Your child’s room looks empty and the packed bags and bins are piling up. It’s a transition so many years in the making but suddenly here you are, just a few weeks before your son or daughter leaves for freshman year of college. You know they are ready and excited to go. Are you ready for them to be gone?
Moving your child to college that first year is a major moment in both their life and yours. Your feelings and emotions will ping pong at a tiring rate during the summer before drop-off. Pride. Excitement. Anticipation. Anxiety. Loss. Here are three tips to help get yourself ready for their first year of college.
Schedule something new to do, just for yourself.
When your child leaves home it is both a beginning and an ending. Can you have joyful sadness? That’s what it felt like to me. We can’t help but see both the young adult that they’ve become and the four-year-old they once were, eagerly reaching for our hand. It feels like it happens in an instant.
Before they are away at college spend some time thinking about what is missing in your life. What have you put off doing because you were too busy parenting? Is it a class you have been meaning to take, a new job or career, a new or neglected hobby?
I’m an avid runner so when I saw a description of a retreat for women writers who run I knew I had to apply. In late September when our son first went to college, I spent an incredible long weekend in Maine at the Wilder Running and Writing retreat. Writing workshops, amazing women, tasty food and hours spent trail running in the gorgeous Midcoast Maine woods was exactly what I needed. I came home recharged and ready to keep moving forward.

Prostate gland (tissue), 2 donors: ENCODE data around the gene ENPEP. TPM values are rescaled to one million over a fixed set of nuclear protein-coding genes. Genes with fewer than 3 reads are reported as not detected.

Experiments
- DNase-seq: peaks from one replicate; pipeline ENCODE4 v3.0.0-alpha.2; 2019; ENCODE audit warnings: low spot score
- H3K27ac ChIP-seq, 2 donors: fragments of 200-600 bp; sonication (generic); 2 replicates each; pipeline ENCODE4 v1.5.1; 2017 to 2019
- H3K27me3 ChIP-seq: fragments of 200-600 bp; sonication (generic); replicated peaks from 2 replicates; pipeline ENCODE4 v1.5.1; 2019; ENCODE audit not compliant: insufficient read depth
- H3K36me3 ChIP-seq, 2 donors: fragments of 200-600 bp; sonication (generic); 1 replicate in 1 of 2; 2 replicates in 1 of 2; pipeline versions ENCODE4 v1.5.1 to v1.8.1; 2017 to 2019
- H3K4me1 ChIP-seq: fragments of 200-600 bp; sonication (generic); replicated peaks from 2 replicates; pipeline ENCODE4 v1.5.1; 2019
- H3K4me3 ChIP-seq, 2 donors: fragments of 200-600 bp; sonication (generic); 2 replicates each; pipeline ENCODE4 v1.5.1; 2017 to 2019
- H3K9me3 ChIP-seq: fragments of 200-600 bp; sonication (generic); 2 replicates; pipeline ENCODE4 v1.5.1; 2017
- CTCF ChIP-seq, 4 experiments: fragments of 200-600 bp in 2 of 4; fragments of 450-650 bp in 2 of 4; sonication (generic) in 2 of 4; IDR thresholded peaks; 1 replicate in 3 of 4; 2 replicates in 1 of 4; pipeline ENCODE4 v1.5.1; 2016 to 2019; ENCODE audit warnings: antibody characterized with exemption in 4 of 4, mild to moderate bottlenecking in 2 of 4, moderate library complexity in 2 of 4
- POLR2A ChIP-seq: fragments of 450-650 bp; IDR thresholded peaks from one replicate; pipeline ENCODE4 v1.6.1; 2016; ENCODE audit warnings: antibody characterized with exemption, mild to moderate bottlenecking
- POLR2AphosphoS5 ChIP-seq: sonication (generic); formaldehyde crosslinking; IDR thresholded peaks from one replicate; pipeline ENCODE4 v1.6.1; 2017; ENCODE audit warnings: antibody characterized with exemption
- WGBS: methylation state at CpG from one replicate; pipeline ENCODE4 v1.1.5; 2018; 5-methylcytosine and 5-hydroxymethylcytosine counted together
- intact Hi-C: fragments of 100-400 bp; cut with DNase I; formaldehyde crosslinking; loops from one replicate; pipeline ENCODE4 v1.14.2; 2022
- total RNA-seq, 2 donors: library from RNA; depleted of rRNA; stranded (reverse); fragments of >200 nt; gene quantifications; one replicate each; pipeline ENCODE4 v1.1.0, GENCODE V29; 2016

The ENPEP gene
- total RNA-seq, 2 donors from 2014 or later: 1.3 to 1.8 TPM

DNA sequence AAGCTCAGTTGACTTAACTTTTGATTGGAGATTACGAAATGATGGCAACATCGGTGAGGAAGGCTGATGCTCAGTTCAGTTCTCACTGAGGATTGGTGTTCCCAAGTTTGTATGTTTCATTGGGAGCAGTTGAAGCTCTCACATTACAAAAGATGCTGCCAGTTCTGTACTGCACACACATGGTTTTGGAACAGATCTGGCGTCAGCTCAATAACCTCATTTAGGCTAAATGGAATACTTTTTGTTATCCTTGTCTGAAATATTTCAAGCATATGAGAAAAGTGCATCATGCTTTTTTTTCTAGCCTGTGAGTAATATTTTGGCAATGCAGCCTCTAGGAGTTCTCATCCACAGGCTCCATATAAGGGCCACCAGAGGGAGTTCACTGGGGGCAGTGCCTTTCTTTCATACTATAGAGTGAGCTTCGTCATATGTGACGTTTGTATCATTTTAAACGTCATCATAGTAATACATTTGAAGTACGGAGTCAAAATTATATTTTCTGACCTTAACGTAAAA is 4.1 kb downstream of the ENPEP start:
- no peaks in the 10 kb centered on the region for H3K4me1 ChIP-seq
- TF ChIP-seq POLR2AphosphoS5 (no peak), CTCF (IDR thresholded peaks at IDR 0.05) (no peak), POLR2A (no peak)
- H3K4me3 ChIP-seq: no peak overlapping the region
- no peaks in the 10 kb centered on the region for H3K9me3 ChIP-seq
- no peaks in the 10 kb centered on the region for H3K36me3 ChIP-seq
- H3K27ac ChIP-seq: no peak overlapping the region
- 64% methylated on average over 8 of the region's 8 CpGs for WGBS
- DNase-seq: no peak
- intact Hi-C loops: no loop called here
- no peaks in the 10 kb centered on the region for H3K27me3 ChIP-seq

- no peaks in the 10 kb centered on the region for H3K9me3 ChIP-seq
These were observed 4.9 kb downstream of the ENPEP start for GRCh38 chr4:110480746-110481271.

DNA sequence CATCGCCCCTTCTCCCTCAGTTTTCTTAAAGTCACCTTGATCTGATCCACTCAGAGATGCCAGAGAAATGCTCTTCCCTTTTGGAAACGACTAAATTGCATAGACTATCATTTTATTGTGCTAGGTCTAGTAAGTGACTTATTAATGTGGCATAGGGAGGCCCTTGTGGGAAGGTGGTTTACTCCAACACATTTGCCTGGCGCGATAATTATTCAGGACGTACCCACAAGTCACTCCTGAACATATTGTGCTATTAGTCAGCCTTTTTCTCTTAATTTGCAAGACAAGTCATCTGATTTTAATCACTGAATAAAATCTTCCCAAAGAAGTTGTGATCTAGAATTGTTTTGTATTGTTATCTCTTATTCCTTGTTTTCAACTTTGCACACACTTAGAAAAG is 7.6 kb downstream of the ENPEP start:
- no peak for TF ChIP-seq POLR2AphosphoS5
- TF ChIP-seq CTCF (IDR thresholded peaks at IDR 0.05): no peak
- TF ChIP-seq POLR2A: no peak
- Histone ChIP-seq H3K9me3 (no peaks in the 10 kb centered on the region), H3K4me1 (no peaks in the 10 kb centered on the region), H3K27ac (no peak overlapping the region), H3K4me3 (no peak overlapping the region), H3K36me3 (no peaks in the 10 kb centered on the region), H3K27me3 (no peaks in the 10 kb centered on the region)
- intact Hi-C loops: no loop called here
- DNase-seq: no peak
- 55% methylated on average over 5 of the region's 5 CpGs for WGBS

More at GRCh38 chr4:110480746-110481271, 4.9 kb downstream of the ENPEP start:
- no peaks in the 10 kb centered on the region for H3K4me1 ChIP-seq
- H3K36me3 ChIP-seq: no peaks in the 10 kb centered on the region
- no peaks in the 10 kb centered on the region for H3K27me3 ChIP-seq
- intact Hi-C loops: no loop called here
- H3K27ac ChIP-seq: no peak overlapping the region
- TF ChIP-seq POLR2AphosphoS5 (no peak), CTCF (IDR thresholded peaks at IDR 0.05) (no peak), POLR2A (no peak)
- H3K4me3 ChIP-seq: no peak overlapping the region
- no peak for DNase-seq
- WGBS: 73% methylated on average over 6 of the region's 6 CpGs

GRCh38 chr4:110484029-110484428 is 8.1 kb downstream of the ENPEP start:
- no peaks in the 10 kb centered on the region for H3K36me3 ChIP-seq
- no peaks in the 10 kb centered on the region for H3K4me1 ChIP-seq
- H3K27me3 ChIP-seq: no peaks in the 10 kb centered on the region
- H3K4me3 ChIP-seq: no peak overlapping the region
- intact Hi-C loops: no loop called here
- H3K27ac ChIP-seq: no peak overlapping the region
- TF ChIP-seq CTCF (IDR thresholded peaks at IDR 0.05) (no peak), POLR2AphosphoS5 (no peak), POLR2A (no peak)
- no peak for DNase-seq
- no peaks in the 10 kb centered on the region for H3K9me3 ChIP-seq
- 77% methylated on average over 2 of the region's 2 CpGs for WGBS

Plan to visit them first semester.
Fall semester at college stretches from August to December, typically with breaks only at Thanksgiving and the holidays. Parents weekends are usually in October, perfectly timed for a visit. If at all possible, go!
Nothing can replace seeing your child in person, walking around campus, going out to lunch or dinner. It is fine whether you attend the events the university or college organizes or just spend time with your son or daughter doing whatever they want to do. It’s a chance to have them guide you around their new environment and for you to soak it all in.
Connecting with them and their new life away from home will also give you great perspective on how they are doing. These visits might show you, as it did for us, that one child had completely assimilated into big city campus life in just a couple months but the other still looked somewhat unsure and unsettled. In either case you’ll be glad you went.
Don’t go straight home after drop-off.
Many wise friends suggested taking an excursion after college drop-off, a short vacation or side trip before returning home. Even if your child is only within an hour’s drive of home you won’t be seeing them often. And coming right home to that now-empty bedroom can intensify how much you will miss them.
If you still have kids at home you can celebrate your new family dynamics with them and help to ease their own mix of feelings they will have now that their sibling is away. For new empty-nesters this trip can be a renewal and return to spending time as a couple. Or it could be a trip with friends or other family members or solo. We spent a couple extra days exploring the city before returning home but whatever you choose you will make new memories and have time to process some of your emotions.
An independent child working towards their own future is what we all want for our children. It helps to remember that just like your child is adjusting to their new life at college it will take time for you to adjust as well.